Cromemco (was Re: S-100 bus specs) (fwd)

From: Sellam Ismail <>
Date: Fri Mar 19 11:31:00 1999

Cromemco, a company that cares!

Here's a reply I received from them this morning in reply to the message I
sent yesterday questioning their history:

---------- Forwarded message ----------
Date: Fri, 19 Mar 1999 12:35:55 +0100
To: 'Sellam Ismail' <>
Subject: RE: Cromemco (was Re: S-100 bus specs)


From: Werner Salmen
Cromemco GmbH
        Dietrich-Bonhoeffer-Strasse 4
        D-61350 Bad Homburg

Tel.: Int + 49 6172 967860
Fax: Int + 49 6172 304519

To: Sellam Ismail

Ref.: Your E-Mail of March 18
Date: March 19, 1999
Subj.: Cromemco

Dear Sellam,

thank you for visiting Cromemco's homepage and also for your input, which
was very much appreciated. You know, marketing occassionally tends to
express things in their own wording. We shall release a next version of our
homepage in April. I think, obvious errors should then be corrected.

However, it is always nice to talk to people who used ( some still do !)
the Cromemco computers from the 80's. Many of them still like the stuff,
although from nowadays point of view they look pretty antique. Believe it
or not, we just worked on fixing the Y2K problem in Cromix, and it was a
lot of fun.

The company Cromemco itself did change, as you may have learned form our
webpage. The new businesses are now mainly in Europe, and we do a lot in
parallel and massively parallel computing, still comitted to Cromemco's
mission: "Tomorrow's computers today".

I wish you a nice weekend and remain with

Best regards,

Werner Salmen

-----Original Message-----
From: Sellam Ismail []
Sent: Thursday, March 18, 1999 11:36 PM
To: Discussion re-collecting of classic computers
Subject: Re: Cromemco (was Re: S-100 bus specs)

On Thu, 18 Mar 1999, Sellam Ismail wrote:

> On Thu, 18 Mar 1999, James Willing wrote:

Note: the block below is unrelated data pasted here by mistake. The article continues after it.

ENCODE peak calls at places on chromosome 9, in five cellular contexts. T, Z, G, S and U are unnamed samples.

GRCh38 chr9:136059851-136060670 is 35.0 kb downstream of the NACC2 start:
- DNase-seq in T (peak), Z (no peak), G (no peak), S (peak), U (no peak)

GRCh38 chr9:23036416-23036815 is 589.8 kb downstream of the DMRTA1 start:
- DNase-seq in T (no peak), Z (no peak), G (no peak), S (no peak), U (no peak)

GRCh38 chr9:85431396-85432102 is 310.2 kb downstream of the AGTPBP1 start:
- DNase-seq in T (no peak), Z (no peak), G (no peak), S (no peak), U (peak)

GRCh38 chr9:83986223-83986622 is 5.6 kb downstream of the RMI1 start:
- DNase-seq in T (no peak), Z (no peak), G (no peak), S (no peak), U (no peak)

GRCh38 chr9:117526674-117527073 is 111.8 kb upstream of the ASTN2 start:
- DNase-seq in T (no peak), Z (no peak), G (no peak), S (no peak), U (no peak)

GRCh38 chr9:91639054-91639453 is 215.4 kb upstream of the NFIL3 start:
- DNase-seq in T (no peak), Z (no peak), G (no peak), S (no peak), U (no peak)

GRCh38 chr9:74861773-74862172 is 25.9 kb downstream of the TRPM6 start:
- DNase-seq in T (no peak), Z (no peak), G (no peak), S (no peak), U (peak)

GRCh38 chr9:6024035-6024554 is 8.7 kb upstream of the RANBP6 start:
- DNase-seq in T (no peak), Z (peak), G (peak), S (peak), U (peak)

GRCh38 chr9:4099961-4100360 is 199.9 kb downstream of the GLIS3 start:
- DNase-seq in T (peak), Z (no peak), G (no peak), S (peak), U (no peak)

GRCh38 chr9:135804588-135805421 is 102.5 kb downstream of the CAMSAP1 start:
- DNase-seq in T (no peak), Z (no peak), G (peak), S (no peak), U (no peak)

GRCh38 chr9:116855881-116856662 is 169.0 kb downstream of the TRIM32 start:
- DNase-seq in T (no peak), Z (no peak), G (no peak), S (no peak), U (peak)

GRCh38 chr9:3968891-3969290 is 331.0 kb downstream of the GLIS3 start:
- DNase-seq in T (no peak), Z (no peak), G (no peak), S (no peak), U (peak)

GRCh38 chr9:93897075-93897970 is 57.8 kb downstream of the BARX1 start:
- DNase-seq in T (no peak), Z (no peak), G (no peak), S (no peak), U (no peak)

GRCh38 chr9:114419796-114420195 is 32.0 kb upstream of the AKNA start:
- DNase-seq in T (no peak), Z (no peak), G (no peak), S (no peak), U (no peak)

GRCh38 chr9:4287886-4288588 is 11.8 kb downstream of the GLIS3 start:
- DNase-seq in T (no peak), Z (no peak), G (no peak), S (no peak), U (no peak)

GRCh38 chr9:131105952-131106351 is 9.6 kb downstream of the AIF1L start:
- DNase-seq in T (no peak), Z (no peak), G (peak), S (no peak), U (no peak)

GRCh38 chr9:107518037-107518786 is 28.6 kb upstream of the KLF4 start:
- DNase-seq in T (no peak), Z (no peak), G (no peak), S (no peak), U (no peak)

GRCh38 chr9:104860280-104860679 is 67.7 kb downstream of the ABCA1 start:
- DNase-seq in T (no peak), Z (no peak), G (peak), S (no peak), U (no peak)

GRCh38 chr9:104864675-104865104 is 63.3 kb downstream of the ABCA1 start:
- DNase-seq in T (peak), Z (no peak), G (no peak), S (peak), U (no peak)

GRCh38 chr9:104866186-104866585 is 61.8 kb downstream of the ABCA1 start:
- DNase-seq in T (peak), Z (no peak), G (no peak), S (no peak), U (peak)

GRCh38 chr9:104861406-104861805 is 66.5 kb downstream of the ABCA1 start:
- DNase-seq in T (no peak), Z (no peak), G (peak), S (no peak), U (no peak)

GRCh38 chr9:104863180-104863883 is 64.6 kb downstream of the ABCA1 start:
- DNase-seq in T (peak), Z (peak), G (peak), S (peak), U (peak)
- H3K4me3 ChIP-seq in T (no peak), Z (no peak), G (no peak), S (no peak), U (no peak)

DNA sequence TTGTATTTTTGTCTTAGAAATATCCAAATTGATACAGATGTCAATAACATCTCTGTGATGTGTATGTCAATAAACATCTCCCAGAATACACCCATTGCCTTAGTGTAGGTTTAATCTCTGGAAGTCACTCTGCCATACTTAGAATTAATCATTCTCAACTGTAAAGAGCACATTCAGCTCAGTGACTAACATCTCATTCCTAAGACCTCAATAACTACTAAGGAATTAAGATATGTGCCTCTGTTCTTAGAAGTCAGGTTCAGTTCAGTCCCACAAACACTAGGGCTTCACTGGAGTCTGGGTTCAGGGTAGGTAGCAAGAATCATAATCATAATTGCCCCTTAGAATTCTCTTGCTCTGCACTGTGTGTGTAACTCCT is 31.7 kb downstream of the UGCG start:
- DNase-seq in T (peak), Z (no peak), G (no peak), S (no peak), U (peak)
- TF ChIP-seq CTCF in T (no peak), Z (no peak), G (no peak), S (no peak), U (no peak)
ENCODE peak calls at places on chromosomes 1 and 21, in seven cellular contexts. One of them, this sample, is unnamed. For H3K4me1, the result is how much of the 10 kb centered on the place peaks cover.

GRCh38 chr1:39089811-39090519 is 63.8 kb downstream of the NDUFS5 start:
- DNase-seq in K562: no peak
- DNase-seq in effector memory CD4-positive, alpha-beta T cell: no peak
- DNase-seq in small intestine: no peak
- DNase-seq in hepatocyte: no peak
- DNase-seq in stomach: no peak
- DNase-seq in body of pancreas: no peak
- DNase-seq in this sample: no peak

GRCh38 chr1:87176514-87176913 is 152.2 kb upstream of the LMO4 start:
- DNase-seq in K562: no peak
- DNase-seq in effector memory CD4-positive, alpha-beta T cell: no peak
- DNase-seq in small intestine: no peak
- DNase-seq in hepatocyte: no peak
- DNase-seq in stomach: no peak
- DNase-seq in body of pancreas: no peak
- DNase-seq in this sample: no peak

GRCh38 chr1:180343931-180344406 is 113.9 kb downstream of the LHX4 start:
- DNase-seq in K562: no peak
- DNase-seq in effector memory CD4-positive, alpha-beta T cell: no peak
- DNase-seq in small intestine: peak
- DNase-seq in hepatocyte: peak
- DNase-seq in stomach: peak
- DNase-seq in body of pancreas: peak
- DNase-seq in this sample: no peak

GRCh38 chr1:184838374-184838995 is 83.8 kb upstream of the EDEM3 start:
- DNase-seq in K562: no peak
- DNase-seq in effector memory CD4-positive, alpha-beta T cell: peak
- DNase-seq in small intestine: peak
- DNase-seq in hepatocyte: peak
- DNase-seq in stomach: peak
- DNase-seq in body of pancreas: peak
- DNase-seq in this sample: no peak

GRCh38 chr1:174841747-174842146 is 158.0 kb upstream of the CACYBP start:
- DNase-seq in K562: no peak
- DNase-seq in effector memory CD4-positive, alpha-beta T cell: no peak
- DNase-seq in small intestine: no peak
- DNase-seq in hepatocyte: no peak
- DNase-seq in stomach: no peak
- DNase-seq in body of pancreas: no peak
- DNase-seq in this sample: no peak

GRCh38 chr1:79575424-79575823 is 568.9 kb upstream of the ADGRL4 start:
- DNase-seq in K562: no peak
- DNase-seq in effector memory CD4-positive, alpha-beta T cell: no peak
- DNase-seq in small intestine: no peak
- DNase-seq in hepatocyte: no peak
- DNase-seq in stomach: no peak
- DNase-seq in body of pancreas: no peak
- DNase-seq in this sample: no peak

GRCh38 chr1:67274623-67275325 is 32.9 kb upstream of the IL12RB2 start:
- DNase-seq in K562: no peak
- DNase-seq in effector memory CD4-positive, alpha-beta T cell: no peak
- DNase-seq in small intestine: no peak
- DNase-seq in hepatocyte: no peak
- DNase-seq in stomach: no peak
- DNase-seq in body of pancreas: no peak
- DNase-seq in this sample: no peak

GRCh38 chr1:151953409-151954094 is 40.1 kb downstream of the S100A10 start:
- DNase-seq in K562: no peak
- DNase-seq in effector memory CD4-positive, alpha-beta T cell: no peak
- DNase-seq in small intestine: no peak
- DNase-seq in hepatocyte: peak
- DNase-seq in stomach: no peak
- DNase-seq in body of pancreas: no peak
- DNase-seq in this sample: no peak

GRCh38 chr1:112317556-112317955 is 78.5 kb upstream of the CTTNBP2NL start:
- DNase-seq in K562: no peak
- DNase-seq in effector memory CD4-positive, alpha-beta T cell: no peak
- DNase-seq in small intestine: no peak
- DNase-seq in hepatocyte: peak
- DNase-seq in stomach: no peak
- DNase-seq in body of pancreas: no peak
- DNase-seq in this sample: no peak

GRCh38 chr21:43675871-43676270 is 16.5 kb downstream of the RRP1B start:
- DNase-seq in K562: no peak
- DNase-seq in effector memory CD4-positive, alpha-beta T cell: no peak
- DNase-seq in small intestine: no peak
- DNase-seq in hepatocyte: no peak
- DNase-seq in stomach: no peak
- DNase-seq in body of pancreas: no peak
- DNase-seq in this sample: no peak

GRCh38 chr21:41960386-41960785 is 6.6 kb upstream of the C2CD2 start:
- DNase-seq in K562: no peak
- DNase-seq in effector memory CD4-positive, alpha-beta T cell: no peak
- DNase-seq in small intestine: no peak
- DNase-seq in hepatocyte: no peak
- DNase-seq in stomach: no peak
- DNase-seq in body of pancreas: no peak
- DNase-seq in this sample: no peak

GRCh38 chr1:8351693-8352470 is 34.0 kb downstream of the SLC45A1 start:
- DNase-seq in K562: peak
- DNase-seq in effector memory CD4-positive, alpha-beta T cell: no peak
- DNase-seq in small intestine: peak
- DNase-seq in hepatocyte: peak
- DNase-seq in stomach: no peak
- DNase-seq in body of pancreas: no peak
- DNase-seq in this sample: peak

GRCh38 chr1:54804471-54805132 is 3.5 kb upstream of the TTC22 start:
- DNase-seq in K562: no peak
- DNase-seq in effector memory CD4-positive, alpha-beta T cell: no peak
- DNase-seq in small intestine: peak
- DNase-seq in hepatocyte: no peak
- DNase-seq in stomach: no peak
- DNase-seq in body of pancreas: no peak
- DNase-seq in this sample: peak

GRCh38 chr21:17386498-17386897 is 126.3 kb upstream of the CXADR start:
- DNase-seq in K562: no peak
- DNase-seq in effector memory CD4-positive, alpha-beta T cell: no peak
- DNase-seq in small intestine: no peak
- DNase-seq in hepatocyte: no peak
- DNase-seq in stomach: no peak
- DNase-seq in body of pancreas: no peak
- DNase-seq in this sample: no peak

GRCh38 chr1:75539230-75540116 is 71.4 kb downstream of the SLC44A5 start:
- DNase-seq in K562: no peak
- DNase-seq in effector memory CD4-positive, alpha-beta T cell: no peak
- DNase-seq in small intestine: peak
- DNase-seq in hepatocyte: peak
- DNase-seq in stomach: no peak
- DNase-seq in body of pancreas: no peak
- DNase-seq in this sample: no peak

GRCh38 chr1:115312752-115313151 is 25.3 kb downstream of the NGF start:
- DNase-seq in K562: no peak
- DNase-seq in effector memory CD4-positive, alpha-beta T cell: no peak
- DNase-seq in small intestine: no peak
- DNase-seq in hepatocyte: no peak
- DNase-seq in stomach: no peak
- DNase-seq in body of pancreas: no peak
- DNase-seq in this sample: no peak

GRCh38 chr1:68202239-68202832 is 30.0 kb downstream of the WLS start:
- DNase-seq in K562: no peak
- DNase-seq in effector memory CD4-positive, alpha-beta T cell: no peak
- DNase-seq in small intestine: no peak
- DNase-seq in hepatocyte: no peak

> > > ...Cromemco actively manufactured S-100 systems
> > > until they went out of business in around 1986 or so.
> >
> > as much as I absolutely hate to contradict... <BIG B^} >
> >
> > You may want to take a look at before you cast the
> > previous thot in stone...
> You're kidding!
> Wow, you're not. But this is a far different company than us old tech
> nerds know and love. Most of the business base seems to be European
> these days. But hey, this is significant. A micro/mini-computer company
> that's been around longer than Apple and is still alive and kicking.
> That's more than you can say for any other computer comapnies that sprang
> up around the same time, save for the obvious.

Their history seems a bit revisionist, and in some cases downright
fradulent. This is from the History section of their web site:
First supplier of complete micro computer systems (based on Z-80)
Call me stupid but the Z80 wasn't even invented yet:
July 1976
The Apple I computer board is sold in kit form, and delivered to stores by
Steve Jobs and Steve Wozniak. Price: US$666.66. [46] [218] [593.350]
Paul Terrell orders 50 Apple computers from Steve Jobs, for his Byte Shop.
*****Zilog releases the 2.5-MHz Z80, an 8-bit microprocessor whose
instruction set is a superset of the Intel 8080. [32] [202.168]
(early 1975 [9]) (1975 [556.11]) (1975 December [346.257])
Micom Data Systems ships its first product, the Micom 2000 word processing
computer. [615.99]
Source: Chronology of Events in the History of Microcomputers

And then there's:
Development of the industrial standard S-100 Bus IEEE 696
First of all, I hope they don't intend to mean they invented the S-100 bus.
 That goes to Ed Roberts. And as far as I know, the IEEE696 standard
wasn't ratified until 1982.
December 1982
Pepsi-Cola president John Sculley first visits Apple Computer.
Tabor demonstrates a 3.25-inch floppy disk drive, the Model TC500 Drivette.
Unformatted capacity is up to 500KB on a single side. [444.72]
Amdek releases the Amdisk-3 Micro-Floppy-disk Cartridge system. It houses
two 3-inch floppy drives designed by Hitachi/Matsushita/Maxell. Price is
US$800, without a controller card. [444.70]
Satellite Software International ships WordPerfect 2.0 for DOS, for US$500.
[330.108] (v2.2 in October [502.49])
*****The IEEE Standards Board passes the IEEE 696/S-100 bus standard.
Digital Research announces CP/M+. [443.431]
Atari issues a US$55 rebate on the Atari 400, dropping its retail price to
under US$200. [713.268]
Texas Instruments extends its US$100 rebate on the TI 99/4A to April 1983.
Apple Computer becomes the first personal computer company to reach US$1
billion in annual sales. [46]
Source: Chronology of Events in the History of Microcomputers

Then there's this:
First multi-user operating system CROMIX (UNIX derivative)
First multi-user operating system...what? On a micro? Maybe.
Sheesh. These guys are as bad if not worse than Tandy and their
self-aggrandizing history.
(Is it obvious I have too much time on my hands these days? Oh well,
someone's got to keep the record straight.)

Sellam Alternate e-mail:
Don't rub the lamp if you don't want the genie to come out.
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[Last web site update: 02/15/99]
Received on Fri Mar 19 1999 - 11:31:00 GMT

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